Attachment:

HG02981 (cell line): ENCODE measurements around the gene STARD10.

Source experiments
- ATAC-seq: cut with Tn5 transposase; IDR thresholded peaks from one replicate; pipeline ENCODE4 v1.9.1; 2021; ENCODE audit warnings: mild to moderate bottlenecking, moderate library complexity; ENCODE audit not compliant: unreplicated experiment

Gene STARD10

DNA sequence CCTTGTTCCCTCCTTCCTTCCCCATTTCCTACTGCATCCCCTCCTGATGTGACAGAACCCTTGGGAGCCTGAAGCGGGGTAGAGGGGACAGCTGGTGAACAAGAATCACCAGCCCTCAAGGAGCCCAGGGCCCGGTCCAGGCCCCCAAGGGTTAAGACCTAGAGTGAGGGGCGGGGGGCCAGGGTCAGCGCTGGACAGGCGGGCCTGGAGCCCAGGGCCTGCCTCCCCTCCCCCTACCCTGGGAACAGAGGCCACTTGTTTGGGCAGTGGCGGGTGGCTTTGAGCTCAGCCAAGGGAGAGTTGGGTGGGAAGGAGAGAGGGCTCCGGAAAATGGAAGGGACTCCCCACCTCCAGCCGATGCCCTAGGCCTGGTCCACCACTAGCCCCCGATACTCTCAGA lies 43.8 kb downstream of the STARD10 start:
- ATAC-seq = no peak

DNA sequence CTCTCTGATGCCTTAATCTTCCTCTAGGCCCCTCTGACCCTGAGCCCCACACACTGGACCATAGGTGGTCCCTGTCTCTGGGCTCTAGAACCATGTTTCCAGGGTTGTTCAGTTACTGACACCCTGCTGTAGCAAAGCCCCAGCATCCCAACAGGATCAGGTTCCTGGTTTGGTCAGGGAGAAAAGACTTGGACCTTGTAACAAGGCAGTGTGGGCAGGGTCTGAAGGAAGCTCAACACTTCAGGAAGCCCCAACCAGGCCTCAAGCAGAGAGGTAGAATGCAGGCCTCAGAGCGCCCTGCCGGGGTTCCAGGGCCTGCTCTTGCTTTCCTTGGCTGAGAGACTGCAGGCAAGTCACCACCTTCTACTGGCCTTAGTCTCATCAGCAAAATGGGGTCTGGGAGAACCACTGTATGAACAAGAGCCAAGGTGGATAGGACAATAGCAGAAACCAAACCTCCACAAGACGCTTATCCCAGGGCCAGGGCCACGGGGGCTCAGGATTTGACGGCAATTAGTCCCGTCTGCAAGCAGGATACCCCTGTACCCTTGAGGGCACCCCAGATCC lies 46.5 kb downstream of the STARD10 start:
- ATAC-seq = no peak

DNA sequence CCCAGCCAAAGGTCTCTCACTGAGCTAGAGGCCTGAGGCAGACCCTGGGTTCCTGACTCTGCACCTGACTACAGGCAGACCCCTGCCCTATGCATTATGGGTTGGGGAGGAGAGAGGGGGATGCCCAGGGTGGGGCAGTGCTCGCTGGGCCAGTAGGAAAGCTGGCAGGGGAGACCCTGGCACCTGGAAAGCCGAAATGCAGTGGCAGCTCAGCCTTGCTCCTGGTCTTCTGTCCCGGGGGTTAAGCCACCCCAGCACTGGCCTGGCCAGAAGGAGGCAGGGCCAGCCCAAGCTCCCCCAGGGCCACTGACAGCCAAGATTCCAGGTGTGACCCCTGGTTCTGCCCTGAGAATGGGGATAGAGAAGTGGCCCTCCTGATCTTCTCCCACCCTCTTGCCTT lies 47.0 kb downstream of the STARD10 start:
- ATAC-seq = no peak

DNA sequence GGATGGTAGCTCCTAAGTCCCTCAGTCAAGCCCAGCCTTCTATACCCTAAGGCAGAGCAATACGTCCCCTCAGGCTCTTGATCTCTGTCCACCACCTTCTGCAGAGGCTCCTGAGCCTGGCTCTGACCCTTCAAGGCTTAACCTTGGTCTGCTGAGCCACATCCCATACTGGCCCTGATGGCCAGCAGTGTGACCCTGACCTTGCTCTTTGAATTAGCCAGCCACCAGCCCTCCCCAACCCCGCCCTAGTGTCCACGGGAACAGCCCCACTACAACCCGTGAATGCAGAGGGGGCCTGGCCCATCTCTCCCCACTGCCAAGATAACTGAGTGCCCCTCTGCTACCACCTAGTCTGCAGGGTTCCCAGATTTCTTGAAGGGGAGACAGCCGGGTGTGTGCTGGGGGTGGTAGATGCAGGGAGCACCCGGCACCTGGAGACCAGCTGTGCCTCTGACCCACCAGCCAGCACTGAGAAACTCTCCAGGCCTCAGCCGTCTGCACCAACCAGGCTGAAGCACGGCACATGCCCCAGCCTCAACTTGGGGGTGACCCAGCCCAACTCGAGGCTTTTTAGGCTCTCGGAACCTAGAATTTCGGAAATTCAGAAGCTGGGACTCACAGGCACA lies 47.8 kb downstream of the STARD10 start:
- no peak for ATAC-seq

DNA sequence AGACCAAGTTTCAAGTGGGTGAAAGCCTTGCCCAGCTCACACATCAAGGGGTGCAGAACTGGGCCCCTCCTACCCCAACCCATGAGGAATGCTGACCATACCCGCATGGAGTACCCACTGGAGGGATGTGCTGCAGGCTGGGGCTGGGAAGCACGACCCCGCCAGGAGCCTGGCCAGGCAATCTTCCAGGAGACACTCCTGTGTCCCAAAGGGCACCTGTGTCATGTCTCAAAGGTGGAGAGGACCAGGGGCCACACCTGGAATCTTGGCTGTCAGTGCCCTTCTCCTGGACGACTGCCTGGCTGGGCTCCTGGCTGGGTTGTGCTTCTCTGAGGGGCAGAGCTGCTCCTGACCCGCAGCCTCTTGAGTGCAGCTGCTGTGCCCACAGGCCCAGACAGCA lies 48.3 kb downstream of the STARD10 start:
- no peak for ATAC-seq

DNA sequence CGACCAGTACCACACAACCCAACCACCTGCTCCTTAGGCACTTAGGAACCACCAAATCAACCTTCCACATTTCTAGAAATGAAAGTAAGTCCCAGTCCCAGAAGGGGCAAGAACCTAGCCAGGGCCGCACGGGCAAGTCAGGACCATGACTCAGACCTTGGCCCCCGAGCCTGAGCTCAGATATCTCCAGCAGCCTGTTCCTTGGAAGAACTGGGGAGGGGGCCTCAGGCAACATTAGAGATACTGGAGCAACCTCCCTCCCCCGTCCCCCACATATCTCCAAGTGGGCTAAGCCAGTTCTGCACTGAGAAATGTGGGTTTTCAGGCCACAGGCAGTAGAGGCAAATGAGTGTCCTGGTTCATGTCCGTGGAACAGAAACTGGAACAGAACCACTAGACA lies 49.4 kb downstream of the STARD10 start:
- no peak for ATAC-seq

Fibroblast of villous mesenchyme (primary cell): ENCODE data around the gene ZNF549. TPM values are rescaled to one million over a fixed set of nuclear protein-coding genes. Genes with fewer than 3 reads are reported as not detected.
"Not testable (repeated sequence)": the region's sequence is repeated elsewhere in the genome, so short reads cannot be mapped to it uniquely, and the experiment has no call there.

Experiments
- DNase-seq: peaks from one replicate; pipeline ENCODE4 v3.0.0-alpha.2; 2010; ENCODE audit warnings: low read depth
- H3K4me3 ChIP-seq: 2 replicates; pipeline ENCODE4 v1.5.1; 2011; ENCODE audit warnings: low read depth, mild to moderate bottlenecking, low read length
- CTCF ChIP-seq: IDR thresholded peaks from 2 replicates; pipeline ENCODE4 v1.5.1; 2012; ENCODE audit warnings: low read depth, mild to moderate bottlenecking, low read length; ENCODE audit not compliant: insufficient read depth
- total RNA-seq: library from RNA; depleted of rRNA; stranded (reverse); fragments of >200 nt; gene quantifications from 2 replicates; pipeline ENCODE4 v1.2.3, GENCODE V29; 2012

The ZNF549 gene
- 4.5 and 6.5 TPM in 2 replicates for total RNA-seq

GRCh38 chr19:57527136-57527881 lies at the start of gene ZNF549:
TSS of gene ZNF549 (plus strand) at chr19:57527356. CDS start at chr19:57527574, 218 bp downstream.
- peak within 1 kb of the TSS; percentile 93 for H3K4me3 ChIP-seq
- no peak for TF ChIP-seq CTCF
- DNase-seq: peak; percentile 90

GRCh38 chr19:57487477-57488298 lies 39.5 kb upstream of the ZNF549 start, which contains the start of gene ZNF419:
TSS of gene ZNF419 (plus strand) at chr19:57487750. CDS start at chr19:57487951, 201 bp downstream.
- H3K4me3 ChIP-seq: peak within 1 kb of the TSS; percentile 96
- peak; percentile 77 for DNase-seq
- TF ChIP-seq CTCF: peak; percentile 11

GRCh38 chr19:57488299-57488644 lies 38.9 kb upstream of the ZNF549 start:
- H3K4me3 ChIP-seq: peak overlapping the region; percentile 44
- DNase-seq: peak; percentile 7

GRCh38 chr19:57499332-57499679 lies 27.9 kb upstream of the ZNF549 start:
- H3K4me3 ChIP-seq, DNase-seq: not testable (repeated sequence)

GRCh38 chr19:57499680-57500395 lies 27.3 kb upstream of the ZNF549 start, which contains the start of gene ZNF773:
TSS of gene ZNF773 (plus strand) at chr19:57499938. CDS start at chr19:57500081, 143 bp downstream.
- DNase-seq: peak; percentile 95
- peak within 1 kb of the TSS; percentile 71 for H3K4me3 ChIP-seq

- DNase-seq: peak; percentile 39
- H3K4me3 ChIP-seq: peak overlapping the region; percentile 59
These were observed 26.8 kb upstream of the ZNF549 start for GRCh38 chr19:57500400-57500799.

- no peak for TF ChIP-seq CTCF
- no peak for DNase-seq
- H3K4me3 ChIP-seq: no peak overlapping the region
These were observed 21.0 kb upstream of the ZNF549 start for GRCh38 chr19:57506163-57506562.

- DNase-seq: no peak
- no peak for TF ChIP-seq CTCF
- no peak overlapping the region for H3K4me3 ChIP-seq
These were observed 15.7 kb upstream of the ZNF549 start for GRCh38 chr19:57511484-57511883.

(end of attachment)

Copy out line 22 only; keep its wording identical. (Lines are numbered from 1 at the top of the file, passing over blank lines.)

- CTCF ChIP-seq: IDR thresholded peaks from 2 replicates; pipeline ENCODE4 v1.5.1; 2012; ENCODE audit warnings: low read depth, mild to moderate bottlenecking, low read length; ENCODE audit not compliant: insufficient read depth